The military demands the best when it comes to electrical terminals.

It’s no secret the military is picky when it comes to electronics equipment. It must be capable of withstanding rugged use on land, sea and in the air. These standards encompass parts both large and small, including wire terminals for making single-wire connections to studs or terminal strips.

In fact, crimping as a means of securing wire to wire terminals and connectors was first developed in the early 1940s by the military specifically for the purpose of creating secure, rugged electrical connections. Previous connection techniques were unreliable, prone to breakdown or difficult to create.

A soldered terminal, for example, creates a rigid structure that is susceptible to cracking when subjected to prolonged vibration. Beyond that it takes a skilled worker and the right combination of solder, wire and flux to ensure the connection will be strong and electrically efficient. Excess solder can sometimes wick its way up the wire, creating a greater potential for breakage. Too much heat can damage the surrounding insulation.

With a crimped-on terminal, on the other hand, there is less danger of damaging either the wire or the insulation through incorrect installation. Although large, sophisticated, fixed crimping machines are used for high-volume applications, a handheld tool can do just as good a job for a single application-either on the shop floor, or out in the field for repairs. “All you really need is a guy with a wrench,” says Tyco Electronics (Harrisburg, PA) product manager Jim Dunbar, using a less than flattering term for the specialized crimping tools necessary to create a good attachment.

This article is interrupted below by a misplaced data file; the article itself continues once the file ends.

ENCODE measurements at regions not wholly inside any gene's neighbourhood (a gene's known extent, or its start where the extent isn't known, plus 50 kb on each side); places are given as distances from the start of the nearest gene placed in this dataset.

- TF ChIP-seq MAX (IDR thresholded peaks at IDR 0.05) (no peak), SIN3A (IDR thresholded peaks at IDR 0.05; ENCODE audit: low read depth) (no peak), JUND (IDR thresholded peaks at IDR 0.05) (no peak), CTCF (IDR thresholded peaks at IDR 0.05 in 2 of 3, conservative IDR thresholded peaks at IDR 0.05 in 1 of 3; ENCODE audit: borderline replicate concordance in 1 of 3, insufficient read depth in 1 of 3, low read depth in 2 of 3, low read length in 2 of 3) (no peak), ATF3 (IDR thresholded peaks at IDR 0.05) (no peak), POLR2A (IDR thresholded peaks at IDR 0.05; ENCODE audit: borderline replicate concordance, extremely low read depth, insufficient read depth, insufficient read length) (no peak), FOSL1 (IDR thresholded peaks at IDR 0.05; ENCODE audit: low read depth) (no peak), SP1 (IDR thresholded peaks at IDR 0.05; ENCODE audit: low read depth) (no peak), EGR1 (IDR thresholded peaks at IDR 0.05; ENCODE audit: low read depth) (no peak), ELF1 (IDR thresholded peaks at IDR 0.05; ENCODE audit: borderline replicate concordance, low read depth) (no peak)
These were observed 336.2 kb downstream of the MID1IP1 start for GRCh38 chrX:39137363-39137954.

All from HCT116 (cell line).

It comes as no surprise, then, that throughout the different branches of the military, crimped, solderless terminals are the rule.


Correct Crimping

This is not to say the crimping process is something that should be taken lightly. A good crimp can be as strong as the wire on which it's made. It can also be electrically "invisible" offering essentially no resistance to the current that it carries. These properties, however, are quickly lost if a crimp is substandard.

For this reason, the military is extremely demanding with regard to how exactly its contractors execute their crimps. In fact, for, say, a wire harness manufacturer looking to pick up some military work, the rigid standards may come as a bit of a shock. The U.S. government's SAE-T-7928 (formerly MIL-T-7928) specifications break the solderless wire terminal category into two subgroups: Class 1 terminals that can only be crimped with an approved tool, and Class 2 terminals that are crimped using a manufacturer's individual tooling. Class 1 dies and crimpers are defined by the MIL-C-22520 specifications. These same specifications apply to all branches of the military. Even with Class 2, the crimp must meet rigid performance requirements, generally two to three times more demanding than those required for nonaviation, civilian applications.

Beyond that, the military expects a manufacturer's crimping equipment to be correctly calibrated, since the best terminal in the world won't provide good performance if it is incorrectly attached. Some manufacturers, especially large contractors like aerospace giant Boeing, do this in-house. Others have their crimpers independently inspected by a third party to ensure that all wire-to-terminal connections will be up to spec.

"Virtually every military contract will say that you have to meet certain calibration standards," says Gary Cox, director of operations for NavCom Defense Electronics Inc. (Warner Robins, GA), a company that does diagnostic and repair work in addition to electrical assembly. He adds that for his company this means "gathering up the crimp tools into a box" every six months and sending them off for calibration, or having a private inspector do the inspection on-site for larger pieces of equipment.